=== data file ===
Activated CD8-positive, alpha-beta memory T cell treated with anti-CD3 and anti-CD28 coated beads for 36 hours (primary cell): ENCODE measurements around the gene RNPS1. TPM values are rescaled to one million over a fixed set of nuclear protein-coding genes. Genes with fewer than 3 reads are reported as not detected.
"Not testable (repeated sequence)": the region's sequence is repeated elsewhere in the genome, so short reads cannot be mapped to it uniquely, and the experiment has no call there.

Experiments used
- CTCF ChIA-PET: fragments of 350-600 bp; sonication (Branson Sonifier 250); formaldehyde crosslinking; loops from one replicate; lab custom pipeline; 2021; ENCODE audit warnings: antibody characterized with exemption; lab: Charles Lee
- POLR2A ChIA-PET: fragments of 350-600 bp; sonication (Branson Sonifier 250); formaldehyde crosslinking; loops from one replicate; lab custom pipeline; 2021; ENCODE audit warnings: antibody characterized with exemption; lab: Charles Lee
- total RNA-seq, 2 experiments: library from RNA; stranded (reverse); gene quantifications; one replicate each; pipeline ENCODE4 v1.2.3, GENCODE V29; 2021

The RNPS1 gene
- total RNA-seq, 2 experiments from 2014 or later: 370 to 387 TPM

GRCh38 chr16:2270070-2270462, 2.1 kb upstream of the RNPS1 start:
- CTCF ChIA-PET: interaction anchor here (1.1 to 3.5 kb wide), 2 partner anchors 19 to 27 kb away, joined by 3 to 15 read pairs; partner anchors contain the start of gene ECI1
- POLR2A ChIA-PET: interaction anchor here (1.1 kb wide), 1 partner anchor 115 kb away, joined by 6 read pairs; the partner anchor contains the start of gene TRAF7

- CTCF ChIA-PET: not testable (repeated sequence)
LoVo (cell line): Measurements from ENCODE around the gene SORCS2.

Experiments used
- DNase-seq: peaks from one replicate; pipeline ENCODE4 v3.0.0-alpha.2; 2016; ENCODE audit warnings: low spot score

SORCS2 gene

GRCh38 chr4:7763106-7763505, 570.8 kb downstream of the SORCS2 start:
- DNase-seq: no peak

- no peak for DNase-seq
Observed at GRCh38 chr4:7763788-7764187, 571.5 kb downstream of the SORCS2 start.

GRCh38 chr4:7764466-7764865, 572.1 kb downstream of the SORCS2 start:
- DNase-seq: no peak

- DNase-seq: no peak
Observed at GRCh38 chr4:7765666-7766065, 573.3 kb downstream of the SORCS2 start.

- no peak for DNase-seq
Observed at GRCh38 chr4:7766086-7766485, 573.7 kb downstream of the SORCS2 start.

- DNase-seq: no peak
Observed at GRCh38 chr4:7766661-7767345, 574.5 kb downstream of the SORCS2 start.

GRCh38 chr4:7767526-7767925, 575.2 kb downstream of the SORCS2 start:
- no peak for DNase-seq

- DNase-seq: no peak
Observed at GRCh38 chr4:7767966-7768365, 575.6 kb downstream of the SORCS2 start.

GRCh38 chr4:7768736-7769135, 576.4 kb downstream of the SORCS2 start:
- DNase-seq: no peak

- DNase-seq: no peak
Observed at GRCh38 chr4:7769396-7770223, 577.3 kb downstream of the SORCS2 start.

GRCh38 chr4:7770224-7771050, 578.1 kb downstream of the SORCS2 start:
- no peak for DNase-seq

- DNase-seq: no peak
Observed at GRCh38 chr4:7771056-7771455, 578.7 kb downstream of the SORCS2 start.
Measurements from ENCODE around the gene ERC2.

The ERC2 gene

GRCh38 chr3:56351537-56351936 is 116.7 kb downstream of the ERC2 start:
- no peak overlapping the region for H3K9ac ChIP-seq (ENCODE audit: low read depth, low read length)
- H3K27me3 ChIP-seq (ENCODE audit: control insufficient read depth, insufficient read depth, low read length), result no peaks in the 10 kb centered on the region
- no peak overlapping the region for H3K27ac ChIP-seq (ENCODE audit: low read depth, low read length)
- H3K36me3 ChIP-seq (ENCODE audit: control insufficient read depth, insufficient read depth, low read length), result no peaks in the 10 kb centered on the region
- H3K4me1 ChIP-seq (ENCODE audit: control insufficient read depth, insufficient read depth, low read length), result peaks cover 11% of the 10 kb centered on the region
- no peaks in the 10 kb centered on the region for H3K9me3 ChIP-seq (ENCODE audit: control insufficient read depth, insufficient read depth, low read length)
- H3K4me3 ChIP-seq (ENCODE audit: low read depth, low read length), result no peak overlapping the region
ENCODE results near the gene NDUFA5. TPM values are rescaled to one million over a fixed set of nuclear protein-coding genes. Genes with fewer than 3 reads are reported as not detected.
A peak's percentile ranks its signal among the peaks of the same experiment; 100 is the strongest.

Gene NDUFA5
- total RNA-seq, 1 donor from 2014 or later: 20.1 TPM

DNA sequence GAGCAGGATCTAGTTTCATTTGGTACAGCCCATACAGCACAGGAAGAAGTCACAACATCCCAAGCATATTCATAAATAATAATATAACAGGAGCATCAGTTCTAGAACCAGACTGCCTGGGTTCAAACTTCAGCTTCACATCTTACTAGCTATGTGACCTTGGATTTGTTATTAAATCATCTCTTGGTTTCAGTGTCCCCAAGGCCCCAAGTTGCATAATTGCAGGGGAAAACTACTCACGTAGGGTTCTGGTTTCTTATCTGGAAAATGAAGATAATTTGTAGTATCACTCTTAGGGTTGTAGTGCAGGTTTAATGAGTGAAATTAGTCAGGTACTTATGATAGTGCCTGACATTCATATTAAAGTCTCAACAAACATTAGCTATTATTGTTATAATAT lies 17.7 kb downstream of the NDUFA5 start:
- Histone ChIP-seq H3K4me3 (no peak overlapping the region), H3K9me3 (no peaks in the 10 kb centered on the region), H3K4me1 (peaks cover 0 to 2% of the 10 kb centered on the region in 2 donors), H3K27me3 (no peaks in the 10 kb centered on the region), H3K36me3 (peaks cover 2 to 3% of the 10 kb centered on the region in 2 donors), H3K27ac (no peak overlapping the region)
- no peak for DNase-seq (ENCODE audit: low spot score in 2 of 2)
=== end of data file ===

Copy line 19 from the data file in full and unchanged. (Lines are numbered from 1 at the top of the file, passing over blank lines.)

- no peak for DNase-seq